An old friend of mine, the late Rev. Mike Chaille, had an easy way of summarizing how to make apologies. He offered a script that helps our hearts become right to make the apology: "I'm sorry that I ___. I was wrong. Please forgive me." [When appropriate:] I love you."


Each element of this apology model offers something very important. First, the action is identified. Then, the wrongness of the action is acknowledged and forgiveness is requested but never demanded. Lastly, and only when appropriate, love is affirmed.


Another common way to think about apologies is that they need to reflect "the condition of the heart". Apologies are generally delivered best with a humble and remorseful attitude. Remember that the other person can usually tell if you're really sorry, and the closer they are to you the better they know your expressions. So, if you're genuinely sorry for something you did, you can show it. BUT, if you're not quite sorry yet for your actions, you'd probably better check yourself to see if you're just looking to manipulate the other person with an off-the-cuff, insincere non-apology.


Now let's look at Will Smith, who was responsible for another high-profile incident that was also followed by an apology. Smith is a very popular ADHD'er who has fallen from grace over the past couple of years since he slapped a fellow comedian at The Oscars. After attempting to reach Chris Rock, learning that Rock wasn't ready to talk, and then apologizing yet again in a high-profile YouTube Video, a remorseful Will Smith said, "I've spent the last 3 months understanding the nuances and complexities of what happened in that moment... There's no part of me that feels that was the right way to act in that moment or the right way to handle feelings of disrespect or insults. Saying 'I'm sorry' really isn't even sufficient here."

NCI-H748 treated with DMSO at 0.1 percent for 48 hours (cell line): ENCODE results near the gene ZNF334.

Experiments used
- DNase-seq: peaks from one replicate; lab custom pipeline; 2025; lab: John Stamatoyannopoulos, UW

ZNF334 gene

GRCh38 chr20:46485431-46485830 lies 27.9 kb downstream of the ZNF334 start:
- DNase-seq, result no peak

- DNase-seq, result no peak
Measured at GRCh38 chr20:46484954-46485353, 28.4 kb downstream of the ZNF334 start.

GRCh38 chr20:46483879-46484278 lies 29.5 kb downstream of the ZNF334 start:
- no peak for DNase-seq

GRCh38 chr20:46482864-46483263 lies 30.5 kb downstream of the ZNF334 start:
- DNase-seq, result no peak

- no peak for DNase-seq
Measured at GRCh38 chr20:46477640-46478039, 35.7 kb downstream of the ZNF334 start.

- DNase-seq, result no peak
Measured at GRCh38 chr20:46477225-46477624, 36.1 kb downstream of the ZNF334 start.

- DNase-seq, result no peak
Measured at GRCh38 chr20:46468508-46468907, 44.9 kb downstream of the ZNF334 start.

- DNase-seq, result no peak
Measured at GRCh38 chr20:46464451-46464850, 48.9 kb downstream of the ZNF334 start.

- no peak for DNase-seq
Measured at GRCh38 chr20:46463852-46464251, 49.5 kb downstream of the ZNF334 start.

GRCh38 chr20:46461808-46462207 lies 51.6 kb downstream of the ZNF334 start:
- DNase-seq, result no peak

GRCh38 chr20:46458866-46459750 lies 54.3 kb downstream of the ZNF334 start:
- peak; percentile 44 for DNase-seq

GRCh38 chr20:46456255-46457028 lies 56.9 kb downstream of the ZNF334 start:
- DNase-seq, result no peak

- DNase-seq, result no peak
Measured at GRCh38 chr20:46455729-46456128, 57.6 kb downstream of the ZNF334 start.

Can we hear the difference here? Kelce's attitude was a bouncy, jovial, less affected, less humbled "Oopsies!" while Smith's seems more genuine. To be fair, Kelce's victim here was also reportedly far less bothered by the event, denying any offense publicly, while Smith's victim was justifiably and blazingly offended. Also, Smith had 90 days to sit with his feelings and unpack them. But Smith's apology and actions after the event felt too demanding. He seems to be demanding Rock's acceptance too much, which is probably why Rock did not accept the apology and then publicly blasted Smith in several stand-up comedy shows following the event. Here we see why it's so important to say the apology and then leave it on the recipient's doorstep and simply walk away. Remember, it is completely up to the other person to choose to accept your apology or not. If they choose not to, that's OK, and this choice is likely a sign that both of you would be better off taking a break from the relationship, at least for now. Leaving the apology on their doorstep respects their boundaries and also honors yours.


I hope this post has been informative and helpful. I specialize in working with creative professionals across Georgia who have Anxiety, ADHD, and/or High Functioning Autism. If you’d like to speak more about these or other types of issues, please give me a call at 770 615 6300. You can also schedule a session and learn more about my practice at www.altmancounseling.com I offer telehealth and in-person sessions. I am in-network with Aetna insurance and provide paperwork for filing out-of-network claims.